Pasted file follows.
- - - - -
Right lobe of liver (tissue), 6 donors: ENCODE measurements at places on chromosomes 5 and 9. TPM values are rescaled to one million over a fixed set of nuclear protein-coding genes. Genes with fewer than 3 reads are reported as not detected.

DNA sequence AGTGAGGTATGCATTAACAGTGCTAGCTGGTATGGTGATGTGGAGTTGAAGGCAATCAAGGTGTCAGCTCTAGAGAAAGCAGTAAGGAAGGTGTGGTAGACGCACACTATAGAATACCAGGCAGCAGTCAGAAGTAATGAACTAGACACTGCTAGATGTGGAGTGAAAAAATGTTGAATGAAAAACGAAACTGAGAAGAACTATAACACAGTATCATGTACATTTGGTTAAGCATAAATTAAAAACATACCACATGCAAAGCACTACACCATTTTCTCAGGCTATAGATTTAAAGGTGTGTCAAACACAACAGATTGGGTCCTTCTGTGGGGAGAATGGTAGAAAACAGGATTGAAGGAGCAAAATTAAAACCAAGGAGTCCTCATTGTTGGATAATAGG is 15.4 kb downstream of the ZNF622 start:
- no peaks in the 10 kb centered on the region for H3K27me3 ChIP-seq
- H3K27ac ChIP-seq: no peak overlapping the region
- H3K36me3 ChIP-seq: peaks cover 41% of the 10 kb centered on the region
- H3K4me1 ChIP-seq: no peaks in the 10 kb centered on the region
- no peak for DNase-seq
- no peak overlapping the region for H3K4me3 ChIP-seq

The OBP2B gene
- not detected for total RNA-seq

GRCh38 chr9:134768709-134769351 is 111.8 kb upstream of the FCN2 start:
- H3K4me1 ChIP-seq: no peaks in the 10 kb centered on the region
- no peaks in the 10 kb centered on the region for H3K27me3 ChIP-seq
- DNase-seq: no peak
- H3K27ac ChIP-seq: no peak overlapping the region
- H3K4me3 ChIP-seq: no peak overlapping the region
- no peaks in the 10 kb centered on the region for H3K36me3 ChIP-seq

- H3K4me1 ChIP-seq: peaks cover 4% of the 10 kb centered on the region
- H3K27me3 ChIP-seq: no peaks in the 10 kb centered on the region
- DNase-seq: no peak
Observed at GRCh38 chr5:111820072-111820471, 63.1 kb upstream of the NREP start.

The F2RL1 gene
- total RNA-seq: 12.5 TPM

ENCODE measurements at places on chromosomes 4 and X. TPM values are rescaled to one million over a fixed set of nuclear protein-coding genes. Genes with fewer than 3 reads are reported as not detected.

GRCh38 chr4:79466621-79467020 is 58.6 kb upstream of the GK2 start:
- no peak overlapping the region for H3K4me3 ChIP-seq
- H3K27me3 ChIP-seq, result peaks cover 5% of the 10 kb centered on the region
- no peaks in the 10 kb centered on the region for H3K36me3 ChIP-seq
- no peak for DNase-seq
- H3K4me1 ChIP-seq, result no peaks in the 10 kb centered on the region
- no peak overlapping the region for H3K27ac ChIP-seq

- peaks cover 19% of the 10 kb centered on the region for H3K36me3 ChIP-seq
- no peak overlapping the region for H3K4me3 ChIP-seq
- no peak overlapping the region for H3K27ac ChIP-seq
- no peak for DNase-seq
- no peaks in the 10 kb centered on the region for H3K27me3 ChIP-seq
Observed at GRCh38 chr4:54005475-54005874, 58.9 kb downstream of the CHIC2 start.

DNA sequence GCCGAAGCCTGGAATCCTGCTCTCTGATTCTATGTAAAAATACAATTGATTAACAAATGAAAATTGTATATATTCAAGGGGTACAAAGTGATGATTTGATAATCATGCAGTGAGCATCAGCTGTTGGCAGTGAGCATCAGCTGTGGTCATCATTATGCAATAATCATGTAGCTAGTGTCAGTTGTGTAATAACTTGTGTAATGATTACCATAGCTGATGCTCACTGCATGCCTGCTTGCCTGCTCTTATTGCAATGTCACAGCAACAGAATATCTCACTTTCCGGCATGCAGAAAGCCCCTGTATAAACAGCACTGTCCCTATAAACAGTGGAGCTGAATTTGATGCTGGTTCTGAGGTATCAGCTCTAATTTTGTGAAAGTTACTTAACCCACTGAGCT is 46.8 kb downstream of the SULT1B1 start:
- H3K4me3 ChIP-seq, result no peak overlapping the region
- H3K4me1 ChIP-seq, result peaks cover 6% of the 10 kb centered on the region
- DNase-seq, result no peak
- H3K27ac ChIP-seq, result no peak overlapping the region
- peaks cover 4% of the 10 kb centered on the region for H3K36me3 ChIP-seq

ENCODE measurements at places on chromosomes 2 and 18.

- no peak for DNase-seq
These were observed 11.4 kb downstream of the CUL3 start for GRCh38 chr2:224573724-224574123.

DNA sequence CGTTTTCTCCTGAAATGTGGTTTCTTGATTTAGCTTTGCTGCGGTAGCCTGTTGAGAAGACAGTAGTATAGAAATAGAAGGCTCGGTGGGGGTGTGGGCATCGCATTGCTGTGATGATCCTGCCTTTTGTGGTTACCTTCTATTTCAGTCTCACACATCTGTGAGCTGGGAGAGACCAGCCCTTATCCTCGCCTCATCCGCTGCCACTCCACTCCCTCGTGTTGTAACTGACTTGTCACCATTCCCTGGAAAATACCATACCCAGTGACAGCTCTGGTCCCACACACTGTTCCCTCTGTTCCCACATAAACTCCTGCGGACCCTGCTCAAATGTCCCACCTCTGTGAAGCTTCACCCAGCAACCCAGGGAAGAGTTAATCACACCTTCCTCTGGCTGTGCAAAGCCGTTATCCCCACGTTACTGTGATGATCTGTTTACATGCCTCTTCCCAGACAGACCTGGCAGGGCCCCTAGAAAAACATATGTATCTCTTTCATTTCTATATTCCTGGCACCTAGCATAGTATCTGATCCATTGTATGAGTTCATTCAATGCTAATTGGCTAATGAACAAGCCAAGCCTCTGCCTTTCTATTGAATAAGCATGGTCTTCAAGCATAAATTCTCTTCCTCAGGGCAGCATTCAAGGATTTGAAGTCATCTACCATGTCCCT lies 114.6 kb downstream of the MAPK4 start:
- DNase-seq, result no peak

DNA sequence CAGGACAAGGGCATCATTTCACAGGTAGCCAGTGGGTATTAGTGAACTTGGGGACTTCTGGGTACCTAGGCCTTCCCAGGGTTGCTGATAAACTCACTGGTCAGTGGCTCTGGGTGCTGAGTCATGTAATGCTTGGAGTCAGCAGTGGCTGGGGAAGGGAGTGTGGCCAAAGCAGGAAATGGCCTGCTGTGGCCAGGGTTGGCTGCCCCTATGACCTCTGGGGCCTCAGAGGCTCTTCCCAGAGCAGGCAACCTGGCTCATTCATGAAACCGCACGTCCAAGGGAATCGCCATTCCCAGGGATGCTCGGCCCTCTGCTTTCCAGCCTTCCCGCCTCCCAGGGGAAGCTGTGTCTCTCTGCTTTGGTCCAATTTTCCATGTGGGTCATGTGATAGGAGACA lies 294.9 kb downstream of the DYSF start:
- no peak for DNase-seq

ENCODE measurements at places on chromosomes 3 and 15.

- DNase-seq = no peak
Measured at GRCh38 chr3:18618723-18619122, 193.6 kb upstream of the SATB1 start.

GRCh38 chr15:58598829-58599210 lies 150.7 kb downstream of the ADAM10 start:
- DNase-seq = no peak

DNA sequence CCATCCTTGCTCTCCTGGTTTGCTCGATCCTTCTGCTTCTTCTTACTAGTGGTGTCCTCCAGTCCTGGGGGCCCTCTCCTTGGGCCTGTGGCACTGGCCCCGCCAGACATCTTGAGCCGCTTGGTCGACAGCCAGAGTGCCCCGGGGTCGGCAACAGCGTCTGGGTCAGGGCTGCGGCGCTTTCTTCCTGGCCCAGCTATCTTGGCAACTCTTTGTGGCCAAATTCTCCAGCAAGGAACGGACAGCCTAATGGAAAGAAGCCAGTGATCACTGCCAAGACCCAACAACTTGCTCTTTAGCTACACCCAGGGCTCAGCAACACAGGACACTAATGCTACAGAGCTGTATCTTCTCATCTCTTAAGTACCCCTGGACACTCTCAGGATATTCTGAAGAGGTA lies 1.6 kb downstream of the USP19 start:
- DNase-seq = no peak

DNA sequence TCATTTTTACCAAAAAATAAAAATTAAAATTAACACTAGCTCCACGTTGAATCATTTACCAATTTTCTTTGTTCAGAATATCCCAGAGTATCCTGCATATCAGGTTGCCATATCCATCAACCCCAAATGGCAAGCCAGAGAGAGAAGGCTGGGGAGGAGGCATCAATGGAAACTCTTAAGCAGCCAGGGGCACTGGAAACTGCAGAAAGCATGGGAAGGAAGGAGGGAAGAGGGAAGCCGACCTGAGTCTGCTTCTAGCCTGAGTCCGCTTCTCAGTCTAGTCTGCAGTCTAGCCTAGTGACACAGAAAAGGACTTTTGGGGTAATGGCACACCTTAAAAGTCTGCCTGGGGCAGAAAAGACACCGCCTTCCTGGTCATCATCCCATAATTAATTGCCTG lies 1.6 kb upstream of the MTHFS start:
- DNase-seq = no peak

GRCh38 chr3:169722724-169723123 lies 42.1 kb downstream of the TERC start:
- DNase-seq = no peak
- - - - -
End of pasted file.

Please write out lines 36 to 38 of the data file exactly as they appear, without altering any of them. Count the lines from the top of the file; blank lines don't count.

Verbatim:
- no peaks in the 10 kb centered on the region for H3K27me3 ChIP-seq
Observed at GRCh38 chr4:54005475-54005874, 58.9 kb downstream of the CHIC2 start.

DNA sequence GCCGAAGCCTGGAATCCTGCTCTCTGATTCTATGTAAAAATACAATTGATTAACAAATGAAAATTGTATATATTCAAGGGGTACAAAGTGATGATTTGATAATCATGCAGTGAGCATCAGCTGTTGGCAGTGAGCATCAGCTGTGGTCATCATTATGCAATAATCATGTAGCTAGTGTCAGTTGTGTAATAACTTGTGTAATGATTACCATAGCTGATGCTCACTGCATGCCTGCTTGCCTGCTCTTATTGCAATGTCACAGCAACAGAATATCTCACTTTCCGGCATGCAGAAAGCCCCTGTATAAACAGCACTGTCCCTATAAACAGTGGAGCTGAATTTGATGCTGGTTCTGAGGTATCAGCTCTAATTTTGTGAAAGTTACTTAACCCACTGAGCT is 46.8 kb downstream of the SULT1B1 start: